Dear Friend in Christ:
“I was overwhelmed by the needs I saw, almost to the point of despair. And then, a miracle happened.”
In November of 1991, I made the first of two mission trips to Russia, Ukraine, and Belarus. The people in each place found a place deep within my heart, and I reflect often on the events of those travels. During the first month I was there, the Soviet Union was dissolved by USSR President Mikhail Gorbachev and became what was then called “The Commonwealth of Independent States.”
It was a time of confusion, but also great hope, among people who had been under the domination of Communism for more than 70 years.
While Communist Party officials lived in relative luxury, most people were struggling economically. There were shortages of food and medical supplies; electric power was sometimes sporadic. Life was hard. People were weary. And the harsh Winter had begun.
Just five years prior, a catastrophic explosion at the Chernobyl nuclear power plant located in Ukraine near the border with Belarus had spewed vast amounts of radiation into the atmosphere, affecting millions of people in the region. When I arrived in Minsk, Belarus, I noted electronic signs in the city providing time, temperature … and current radiation levels. It was disconcerting, to say the least. Many people in Belarus and Ukraine had been sickened, and unknown multitudes had died in this
Perhaps most tragically affected were the children; some had been born after the blast but suffered with cancer and leukemia and other physical consequences. A children’s hospital in Minsk had become well-known for their skill and experience in treating these children, and they flocked there from across the Soviet Union.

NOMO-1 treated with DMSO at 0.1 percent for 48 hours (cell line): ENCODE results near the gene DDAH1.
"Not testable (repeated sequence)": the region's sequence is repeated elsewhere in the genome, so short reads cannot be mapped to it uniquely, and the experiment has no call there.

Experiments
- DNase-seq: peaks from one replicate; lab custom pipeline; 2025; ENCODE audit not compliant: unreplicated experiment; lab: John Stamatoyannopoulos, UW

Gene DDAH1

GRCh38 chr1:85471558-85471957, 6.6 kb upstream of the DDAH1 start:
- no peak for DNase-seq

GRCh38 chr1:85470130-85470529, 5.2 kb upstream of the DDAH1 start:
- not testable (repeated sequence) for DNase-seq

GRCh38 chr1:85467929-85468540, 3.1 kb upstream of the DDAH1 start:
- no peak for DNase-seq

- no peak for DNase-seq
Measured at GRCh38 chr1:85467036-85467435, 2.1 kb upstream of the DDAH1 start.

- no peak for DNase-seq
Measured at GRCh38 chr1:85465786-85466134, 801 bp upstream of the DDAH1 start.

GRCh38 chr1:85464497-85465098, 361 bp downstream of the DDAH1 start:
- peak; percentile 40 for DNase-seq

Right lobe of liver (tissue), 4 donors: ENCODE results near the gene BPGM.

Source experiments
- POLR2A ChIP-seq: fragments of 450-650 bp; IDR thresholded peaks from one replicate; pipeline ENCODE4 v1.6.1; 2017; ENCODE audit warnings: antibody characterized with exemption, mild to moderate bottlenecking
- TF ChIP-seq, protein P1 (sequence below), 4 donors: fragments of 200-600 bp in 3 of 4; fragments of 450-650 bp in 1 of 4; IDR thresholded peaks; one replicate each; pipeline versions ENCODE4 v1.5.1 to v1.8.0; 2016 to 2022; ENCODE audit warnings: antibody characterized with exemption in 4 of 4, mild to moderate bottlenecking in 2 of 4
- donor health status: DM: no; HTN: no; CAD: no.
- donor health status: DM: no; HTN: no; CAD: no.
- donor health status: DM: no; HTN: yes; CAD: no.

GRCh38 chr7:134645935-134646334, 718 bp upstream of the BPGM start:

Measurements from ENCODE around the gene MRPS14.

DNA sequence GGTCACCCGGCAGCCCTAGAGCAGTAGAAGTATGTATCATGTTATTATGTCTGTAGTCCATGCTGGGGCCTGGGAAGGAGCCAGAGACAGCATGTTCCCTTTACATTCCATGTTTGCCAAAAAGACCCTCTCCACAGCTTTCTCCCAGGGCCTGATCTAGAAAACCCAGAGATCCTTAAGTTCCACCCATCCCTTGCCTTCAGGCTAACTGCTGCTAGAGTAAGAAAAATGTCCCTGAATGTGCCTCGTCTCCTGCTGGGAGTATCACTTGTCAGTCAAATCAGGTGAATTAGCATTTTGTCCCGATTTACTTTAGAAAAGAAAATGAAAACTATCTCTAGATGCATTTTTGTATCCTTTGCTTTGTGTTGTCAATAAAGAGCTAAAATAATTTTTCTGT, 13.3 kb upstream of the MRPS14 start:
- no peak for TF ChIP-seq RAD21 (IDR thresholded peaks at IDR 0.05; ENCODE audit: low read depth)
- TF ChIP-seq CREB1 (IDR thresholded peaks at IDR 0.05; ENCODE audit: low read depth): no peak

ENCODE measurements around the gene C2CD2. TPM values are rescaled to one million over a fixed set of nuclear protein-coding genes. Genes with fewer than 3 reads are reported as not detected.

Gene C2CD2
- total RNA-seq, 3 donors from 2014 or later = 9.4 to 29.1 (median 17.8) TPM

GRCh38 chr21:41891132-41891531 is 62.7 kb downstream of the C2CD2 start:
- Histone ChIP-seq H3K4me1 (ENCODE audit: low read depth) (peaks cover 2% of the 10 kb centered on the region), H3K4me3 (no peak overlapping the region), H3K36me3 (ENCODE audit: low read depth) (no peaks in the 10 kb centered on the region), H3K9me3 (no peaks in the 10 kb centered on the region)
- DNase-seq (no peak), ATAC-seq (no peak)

As part of our ministry with Filipino evangelists Jose and Joyce Pascua, we visited that hospital. We brought with us bags of oranges, candies, crayons, and coloring books of Bible characters. It wasn’t much, but it was all we had. The hospital itself was old, the building in a very poor state of repair, and desperately overcrowded. The hospital staff and administrator were doing valiant work to provide the best care possible, but they were under-supplied … and the children and families kept coming from everywhere. Many of the children had lost their hair. Most of them were very frail. It was cold in the hospital. Rooms designed for 1-2 patients not only had 3-4 patients, but also worried parents, some sleeping on floors.
We went into many rooms with the staff and asked parents if we could share our gifts with them. We also shared briefly about the love of God in Jesus Christ for them. In every single room, every single person wanted to know more about Jesus. And every single person we spoke with wanted Jesus to come into their hearts and be the Lord of their lives. There was no pressure on these dear people from us or hospital staff; the people were so spiritually hungry, they asked many questions, often with tears, and asked us to pray with them for healing and salvation.